The National League East in 2013


The preview columns for baseball and football are some of the most fun for me. They can involve -- despite all likely appearances and wiseass jokes -- A LOT of research and thought on my part. And, since I love baseball and football, the research doesn’t feel like work… it’s just time consuming.

But there’s a funny result that comes from doing this every year. You find out you don’t know anything. At least not anything that you can trust. You can predict good teams and bad teams… and in many cases you’ll even be able to say why they are going to be good or bad… but realistically -- especially for someone like me, with no locker room access and almost purely basing the final opinion simply on my research and knowledge -- you just don’t know.

And still… no matter how much work you do… no matter how much you put into it… in many cases, when it comes to those surprises...

The Boston Red Sox the past two years? Yeah… I don’t care who wants to claim otherwise, NO ONE predicted they wouldn’t at least clear 70 wins for the 2012 season. (And if they did, it’s only because one day someone from Dorchester stole their girlfriend… they dropped their ice cream cone at Faneuil Hall… one time their flight got delayed at Logan… or they’re just jealous of Easties. My money is on the girlfriend getting stolen. But it was not because they actually thought the Red Sox were going to fold.)

Anyway… this is not intended to excuse anything. I’m not trying to say that when my predictions go wrong it’s beyond my control. Instead… this year more than any other I’ve attempted these efforts… I’m a bit confused.

Are the Toronto Blue Jays really the best team in the AL East?

Do the Kansas City Royals really have a club that could time everything perfectly and shock the expectations for their division when September arrives?

Are the Los Angeles Dodgers a playoff option… can the Boston Red Sox really claim shooting for stability and improving the clubhouse with safe choices while gaining salary flexibility when they are going to be right back around the total dollars they spent in 2012… does anyone care about the Houston Astros or Florida Marlins… and so many questions.

And… I don’t know.

What I do know is baseball is heading into an interesting season. Very interesting. Time will tell if it also manages to be exciting.

Here’s what I think about Major League Baseball in 2013… starting in the National league East.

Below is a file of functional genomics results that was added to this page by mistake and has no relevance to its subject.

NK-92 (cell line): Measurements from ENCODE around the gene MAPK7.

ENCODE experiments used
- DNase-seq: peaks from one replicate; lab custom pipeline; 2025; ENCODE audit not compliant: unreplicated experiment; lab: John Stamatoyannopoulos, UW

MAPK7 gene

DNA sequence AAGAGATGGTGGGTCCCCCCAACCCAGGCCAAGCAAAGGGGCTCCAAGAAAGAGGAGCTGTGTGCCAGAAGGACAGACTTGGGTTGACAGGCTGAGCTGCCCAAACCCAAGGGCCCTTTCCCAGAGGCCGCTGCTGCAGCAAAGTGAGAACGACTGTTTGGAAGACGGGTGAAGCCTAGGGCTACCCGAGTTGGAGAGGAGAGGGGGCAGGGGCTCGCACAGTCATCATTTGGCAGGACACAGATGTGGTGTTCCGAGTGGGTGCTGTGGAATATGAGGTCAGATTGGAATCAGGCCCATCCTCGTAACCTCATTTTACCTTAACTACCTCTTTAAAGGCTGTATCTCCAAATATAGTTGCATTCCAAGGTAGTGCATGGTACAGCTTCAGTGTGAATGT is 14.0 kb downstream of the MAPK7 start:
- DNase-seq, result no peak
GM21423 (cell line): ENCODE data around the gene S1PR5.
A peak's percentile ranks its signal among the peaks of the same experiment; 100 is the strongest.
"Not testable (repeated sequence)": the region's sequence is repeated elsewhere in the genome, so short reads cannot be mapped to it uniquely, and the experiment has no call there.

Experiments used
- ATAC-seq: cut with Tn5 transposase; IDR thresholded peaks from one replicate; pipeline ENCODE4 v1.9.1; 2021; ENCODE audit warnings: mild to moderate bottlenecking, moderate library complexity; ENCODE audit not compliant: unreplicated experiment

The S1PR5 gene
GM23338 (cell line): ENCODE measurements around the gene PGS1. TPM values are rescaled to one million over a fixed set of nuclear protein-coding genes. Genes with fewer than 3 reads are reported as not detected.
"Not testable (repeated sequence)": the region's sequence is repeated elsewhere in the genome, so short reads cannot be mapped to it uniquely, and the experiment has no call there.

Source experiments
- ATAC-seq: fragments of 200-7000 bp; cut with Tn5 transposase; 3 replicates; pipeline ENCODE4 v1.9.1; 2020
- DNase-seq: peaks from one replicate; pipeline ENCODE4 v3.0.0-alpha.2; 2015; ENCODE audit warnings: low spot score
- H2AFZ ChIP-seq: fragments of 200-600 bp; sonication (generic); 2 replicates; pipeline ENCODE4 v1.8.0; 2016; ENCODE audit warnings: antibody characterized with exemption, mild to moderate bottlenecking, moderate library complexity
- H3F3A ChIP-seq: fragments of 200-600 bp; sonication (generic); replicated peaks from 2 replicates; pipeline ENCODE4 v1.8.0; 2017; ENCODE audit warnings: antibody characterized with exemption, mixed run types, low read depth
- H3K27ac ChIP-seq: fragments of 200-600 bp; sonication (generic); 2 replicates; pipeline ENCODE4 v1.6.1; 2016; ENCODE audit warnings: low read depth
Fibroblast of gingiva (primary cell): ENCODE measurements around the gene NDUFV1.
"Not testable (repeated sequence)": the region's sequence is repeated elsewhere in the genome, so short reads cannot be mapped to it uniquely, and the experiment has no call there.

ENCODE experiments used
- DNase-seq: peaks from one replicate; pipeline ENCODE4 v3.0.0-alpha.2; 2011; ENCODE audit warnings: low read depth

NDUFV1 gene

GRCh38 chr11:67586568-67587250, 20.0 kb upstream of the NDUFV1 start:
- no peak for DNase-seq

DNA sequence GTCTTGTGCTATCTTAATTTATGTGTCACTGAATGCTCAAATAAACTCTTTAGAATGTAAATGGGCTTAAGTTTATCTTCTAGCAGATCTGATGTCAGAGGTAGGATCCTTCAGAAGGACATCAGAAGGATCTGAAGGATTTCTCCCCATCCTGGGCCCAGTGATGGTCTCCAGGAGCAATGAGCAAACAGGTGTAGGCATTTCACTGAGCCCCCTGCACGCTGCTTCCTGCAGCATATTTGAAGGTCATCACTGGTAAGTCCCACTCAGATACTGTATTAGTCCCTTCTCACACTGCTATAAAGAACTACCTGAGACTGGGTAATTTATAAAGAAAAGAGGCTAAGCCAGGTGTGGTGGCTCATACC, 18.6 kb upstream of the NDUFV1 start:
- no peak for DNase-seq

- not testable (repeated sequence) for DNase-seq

Washington Nationals

My prediction: 96-66

2012 finish: 98-64, division winner

Worthy of note: This is an amazing collection of talent… especially when you consider how quickly and how well it has been assembled.

2013 changes: Hold on… the most balanced team in baseball added Dan Haren, and realistically they aren’t even looking to him to be one of their top three pitchers? Nice.

But that’s not it. Rafael Soriano is a great addition to their bullpen, and Denard Span should be a tremendous presence in the outfield. (If for no other reason than allowing Bryce Harper to not kill himself with his all-out approach being positioned in center.)

With the sun shining and calm seas: This club is about as perfect as it gets. As a matter of fact… let’s compare them to their regional rival, Baltimore.

When we get to the AL East, I’m going to talk about how the Orioles were ridiculous in 2012 when it came to winning games decided by one-run or in extra innings. I mean… 29-9 in one-run games? Really? Make that a more realistic 19-19 and suddenly the Orioles are at 83 wins, out of the playoffs, and still a feel-good story of improvement.

Well… that’s funny… because while I think the Orioles were way above where you would expect, 95 or so wins feels just about right for the 2012 Nationals. 98 isn’t outrageous. They pitched wonderfully. They added players like Harper during the season. And things were great from beginning to end.

In other words… Washington is not a place where I expect much of a change. In fact, they are better than they were in 2012.

Tremendous starting pitching paired with what has every sign of being a strong bullpen.

A wonderful balance of defense and offense, with the club being above average in both respects.